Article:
Welcome to Abbeyshrule: a tidy little town
Only 200 people live in the Co Longford village that won the Tidy Towns contest this week. The pub is at its heart, everyone knows everyone else, and locals are philosophical about the future
‘IT’S ACTUALLY A VILLAGE,” says Philip Butler, recently retired Eircom employee and chairman of Abbeyshrule’s winning Tidy Towns committee. “Around 200 people live here. I don’t think we’d want it to grow any bigger.” He’s sitting in the Rustic Inn, opening a big pile of congratulatory cards from friends. “Would you look at this,” he says to the inn’s owner, 75-year-old Ted McGoey, as a €20 note falls from one card. It’s from a former winner of the competition, entreating them to have a drink on him. “He’s a gas man,” says McGoey.
The Rustic Inn is the heart of the village. McGoey is a third-generation resident of the town. The inn was established in the early 1960s, when a historical society visited the ruined Cistercian abbey on the edge of the village.
“They wanted to know if they could get a cup of tea or coffee, and Betty” – McGoey’s wife – “put on salmon for them, and apple tart, and that was the start of our catering business,” says McGoey. “We were doing grocery and hardware and petrol. At the time I’d go to Longford for the milk. I remember, when Quinnsworth opened their big supermarket in Longford, driving home to see all my customers going in the opposite direction. So we went into bar licensing and food.”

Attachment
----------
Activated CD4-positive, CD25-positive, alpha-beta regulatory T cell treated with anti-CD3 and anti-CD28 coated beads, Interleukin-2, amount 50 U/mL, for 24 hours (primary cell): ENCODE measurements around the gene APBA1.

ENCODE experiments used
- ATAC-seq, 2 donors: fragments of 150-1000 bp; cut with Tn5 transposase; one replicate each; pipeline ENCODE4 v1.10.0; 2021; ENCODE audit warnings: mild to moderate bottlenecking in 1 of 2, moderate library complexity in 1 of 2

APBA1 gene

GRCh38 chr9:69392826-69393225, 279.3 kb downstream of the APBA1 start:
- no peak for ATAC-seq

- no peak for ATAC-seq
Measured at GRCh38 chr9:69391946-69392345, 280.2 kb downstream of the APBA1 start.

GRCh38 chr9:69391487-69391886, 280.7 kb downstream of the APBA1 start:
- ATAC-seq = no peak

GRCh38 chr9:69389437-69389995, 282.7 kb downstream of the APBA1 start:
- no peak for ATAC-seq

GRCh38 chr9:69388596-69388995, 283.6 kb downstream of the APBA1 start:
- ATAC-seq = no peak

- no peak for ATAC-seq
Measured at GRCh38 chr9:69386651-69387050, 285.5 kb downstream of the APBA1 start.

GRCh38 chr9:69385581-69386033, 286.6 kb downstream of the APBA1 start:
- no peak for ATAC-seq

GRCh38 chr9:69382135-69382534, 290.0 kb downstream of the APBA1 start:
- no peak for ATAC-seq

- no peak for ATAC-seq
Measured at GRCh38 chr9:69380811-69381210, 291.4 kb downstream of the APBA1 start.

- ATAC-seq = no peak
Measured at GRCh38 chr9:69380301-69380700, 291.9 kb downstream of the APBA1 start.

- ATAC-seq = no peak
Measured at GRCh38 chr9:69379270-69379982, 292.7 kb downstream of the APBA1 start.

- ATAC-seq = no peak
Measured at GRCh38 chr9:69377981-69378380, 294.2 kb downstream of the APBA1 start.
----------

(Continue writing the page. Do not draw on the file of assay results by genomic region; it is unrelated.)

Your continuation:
Abbeyshrule really is pretty. There are stone bridges over the canal, bog-oak sculptures of birds and fish by Brendan Collum (“People sheltered under that wood 5,000 years ago,” says Philip Butler); flower arrangements by committee member Margaret Dowler adorning baskets and old bicycles; and the 19th-century Whitworth aqueduct bringing the canal over the River Inny.
Certain areas have been allowed to grow pleasantly wild, and there are two resident lawnmowing goats. “Some people call them Thelma and Louise,” says Butler.
Since the Tidy Towns win, on Monday, the Rustic Inn has been relatively buzzing. “There were 10 or 12 people in for lunch just having a look,” says Michael McDonnell, who’s sitting at the bar. He says his family have been buried in the graveyard of the Cistercian abbey for generations. He’s sitting with flat-cap-wearing Edward Price, who apologises for shaking my hand with his stained one. “I was sorting out turf,” he explains. (A tractor and trailer of turf are parked outside.) “Actually, that’s very good for your hands. If anything gets buried in peat it preserves it. You’ve heard of bog bodies? Well, it preserves your skin the same.” “Mind those fellas!” says Des “Doc” Doherty as he squeezes by us to leave.
Doc was Joe Dolan’s piano player in The Drifters. He and his American wife, Audrey, came over from Mullingar because of the Tidy Towns win. “I came to Ireland in 1966 for three weeks, went to a dance and I’m still here,” says Audrey. “We actually don’t come to Abbeyshrule much, but we came down purposely to congratulate them.”
Being a Tidy Town is not Abbeyshrule’s only claim to fame. Incongruously, it’s also home to an aerodrome and an airfield and occasionally hosts air shows. The biggest one, in 2005, featured the Red Arrows. “We lost a lot of money on that,” says McGoey, who’s also heavily involved with the aerodrome. “It bucketed rain all weekend.”